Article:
69 books like Son of the Morning Star

By Evan S. Connell,

Here are 69 books that Son of the Morning Star fans have personally recommended if you like Son of the Morning Star. Shepherd is a community of 11,000+ authors and super readers sharing their favorite books with the world.

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Book cover of Grant

Ron McFarland Author Of Edward J. Steptoe and the Indian Wars: Life on the Frontier, 1815-1865

From my list on biographies of army officers who wrested the West.

Why am I passionate about this?

I’m a retired English prof with a lifelong interest in history. My father fostered my fascination with Civil War battlefields, and growing up in Florida, I studied the Seminole wars in school and later at FSU. While teaching at the University of Idaho (nearly 50 years), I pursued my interest in the Indian wars of the mid-19th century and developed a curiosity about tribes in the inland Northwest, notably the Coeur d’Alene, Spokane, and Nez Perce. My critical biography of Blackfeet novelist James Welch occasioned reading and research on the Plains tribes. I recommend his nonfiction book, Killing Custer: The Battle of Little Bighorn and the Fate the Plains Indians.

Ron's book list on biographies of army officers who wrested the West

Ron McFarland Why did Ron love this book?

I’m admittedly self-impressed, having read this volume of nearly a thousand papers, poky reader that I am. The Pulitzer Prize-winning biographer strikes me as little short of brilliant with this masterpiece on Ulysses S. Grant, whose military career began with distinguished service in the Mexican War and overlaps with that of Steptoe, subject of my biography. Chernow focuses much of his book on Grant’s Civil War service, but his relevance to my theme is the subject of Grant’s presidency, taken up in later pages. Like many officers who served in the West before and after the Civil War, Grant recognized that white incursions on Indian lands were largely to blame for the violence out West, and he was sympathetic to their plight. Custer’s defeat occurred during Grant’s second administration.

By Ron Chernow,

Why should I read it?

4 authors picked Grant as one of their favorite books, and they share why you should read it.

What is this book about?

The #1 New York Times bestseller and New York Times Book Review 10 Best Books of 2017

"Eminently readable but thick with import . . . Grant hits like a Mack truck of knowledge." -Ta-Nehisi Coates, The Atlantic

Pulitzer Prize winner Ron Chernow returns with a sweeping and dramatic portrait of one of our most compelling generals and presidents, Ulysses S. Grant.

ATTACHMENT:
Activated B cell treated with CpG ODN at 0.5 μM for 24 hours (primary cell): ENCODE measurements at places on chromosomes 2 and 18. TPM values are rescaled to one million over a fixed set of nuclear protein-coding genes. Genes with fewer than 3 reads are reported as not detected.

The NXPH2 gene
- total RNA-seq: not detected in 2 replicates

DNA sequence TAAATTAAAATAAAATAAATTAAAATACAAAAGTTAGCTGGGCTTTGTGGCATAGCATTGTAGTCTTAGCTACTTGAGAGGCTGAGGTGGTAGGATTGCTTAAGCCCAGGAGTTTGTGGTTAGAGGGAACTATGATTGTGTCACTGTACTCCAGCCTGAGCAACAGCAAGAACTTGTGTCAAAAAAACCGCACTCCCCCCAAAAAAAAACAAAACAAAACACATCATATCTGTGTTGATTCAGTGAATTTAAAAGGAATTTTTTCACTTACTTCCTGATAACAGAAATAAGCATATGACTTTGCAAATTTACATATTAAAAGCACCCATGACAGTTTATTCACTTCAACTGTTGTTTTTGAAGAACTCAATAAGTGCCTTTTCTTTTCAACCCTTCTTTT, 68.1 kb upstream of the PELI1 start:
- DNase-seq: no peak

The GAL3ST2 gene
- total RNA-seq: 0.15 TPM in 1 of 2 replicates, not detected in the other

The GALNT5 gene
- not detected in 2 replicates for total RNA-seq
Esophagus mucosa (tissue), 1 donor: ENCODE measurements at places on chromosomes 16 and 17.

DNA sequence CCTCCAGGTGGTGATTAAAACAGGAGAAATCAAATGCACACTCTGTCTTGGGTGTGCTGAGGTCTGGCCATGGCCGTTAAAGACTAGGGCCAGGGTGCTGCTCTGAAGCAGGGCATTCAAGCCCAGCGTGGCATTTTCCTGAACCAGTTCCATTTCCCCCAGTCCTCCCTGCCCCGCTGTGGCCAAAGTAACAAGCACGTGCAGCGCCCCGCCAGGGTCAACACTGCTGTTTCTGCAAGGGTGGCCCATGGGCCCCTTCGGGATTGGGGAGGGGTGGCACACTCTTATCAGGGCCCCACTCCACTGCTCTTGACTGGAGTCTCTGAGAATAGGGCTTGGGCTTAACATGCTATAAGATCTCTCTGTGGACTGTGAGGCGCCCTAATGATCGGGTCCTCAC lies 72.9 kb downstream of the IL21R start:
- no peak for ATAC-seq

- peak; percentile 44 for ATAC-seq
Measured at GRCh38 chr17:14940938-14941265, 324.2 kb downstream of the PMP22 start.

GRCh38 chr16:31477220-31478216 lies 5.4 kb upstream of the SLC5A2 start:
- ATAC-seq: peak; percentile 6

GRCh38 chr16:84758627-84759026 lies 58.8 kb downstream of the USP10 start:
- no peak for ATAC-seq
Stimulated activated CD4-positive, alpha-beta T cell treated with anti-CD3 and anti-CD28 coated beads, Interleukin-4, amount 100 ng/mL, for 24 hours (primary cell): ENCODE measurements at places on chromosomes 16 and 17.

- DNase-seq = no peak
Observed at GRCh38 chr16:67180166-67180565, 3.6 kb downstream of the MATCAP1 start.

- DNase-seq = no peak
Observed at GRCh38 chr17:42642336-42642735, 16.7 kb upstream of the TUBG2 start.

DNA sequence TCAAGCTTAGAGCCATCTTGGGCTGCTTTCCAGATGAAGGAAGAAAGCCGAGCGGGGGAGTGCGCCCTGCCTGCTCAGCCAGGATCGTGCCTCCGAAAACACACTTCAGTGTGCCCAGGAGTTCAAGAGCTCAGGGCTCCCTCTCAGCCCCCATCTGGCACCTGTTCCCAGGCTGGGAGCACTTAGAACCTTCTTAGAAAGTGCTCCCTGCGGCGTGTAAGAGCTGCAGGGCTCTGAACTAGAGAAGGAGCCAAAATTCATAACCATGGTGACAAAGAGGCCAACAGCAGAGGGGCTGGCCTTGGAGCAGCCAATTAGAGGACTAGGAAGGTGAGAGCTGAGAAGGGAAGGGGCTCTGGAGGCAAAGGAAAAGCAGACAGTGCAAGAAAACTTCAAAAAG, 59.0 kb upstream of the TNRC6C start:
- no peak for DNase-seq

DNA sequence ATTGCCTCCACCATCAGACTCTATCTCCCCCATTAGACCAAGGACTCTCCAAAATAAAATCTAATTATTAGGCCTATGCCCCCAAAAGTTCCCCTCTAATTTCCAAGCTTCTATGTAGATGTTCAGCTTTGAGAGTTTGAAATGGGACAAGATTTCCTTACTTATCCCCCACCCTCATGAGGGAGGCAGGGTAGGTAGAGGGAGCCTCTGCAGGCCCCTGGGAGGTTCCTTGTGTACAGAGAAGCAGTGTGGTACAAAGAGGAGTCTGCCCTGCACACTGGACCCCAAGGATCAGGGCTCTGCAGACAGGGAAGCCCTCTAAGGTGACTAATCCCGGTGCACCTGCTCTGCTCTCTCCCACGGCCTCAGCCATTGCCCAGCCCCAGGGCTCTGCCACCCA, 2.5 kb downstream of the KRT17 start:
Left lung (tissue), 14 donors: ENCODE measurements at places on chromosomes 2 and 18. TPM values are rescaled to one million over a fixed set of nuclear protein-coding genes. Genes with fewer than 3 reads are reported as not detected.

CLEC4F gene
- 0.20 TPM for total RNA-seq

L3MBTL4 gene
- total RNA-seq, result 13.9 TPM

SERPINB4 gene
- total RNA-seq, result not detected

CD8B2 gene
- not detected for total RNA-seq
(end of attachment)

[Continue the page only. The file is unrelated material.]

Ulysses S. Grant's life has typically been misunderstood. All too often he is caricatured as a chronic loser and an inept businessman, or as the triumphant but brutal Union general of the Civil War. But these stereotypes don't…


Book cover of The Washing of the Spears: A History of the Rise of the Zulu Nation under Shaka and its fall in the Zulu War of 1879

James Oliver Gump Author Of The Dust Rose Like Smoke: The Subjugation of the Zulu and the Sioux

From my list on the rise and fall of the Zulu kingdom.

Why am I passionate about this?

I am a professor emeritus of history at the University of San Diego, and taught courses in African and South African history for over three decades. I have also written a number articles placing African topics in comparative perspective, including “A Spirit of Resistance:  Xhosa, Maori, and Sioux Responses to Western Dominance, 1840-1920” and “Unveiling the Third Force: Toward Transitional Justice in the USA and South Africa, 1973-1994,” as well as three books: The Formation of the Zulu Kingdom in South Africa and two editions of The Dust Rose Like Smoke: The Subjugation of the Zulu and the Sioux

James' book list on the rise and fall of the Zulu kingdom

James Oliver Gump Why did James love this book?

Morris’s history of the rise and fall of the Zulu kingdom remains a classic. Trained as a journalist, Morris presents a vivid, lively, and compelling narrative, tracing the rise of Shaka’s Zulu kingdom, the outbreak of war in 1879, and the tragic aftermath of civil war and national disintegration. Although more recent scholarship casts doubt on some of Morris’s assertions, his book remains the starting point for understanding the Anglo-Zulu War of 1879.

By Donald R. Morris,

Why should I read it?

2 authors picked The Washing of the Spears as one of their favorite books, and they share why you should read it.

What is this book about?

In 1879, armed only with their spears, their rawhide shields, and their incredible courage, the Zulus challenged the might of Victorian England and, initially, inflicted on the British the worst defeat a modern army has ever suffered at the hands of men without guns. This definitive account of the rise of the Zulu nation under the great ruler Shaka and its fall under Cetshwayo has been acclaimed for its scholarship, its monumental range, and its spellbinding readability. The story is studded with tales of drama and heroism: the Battle of Isandhlwana, where the Zulu army wiped out the major British…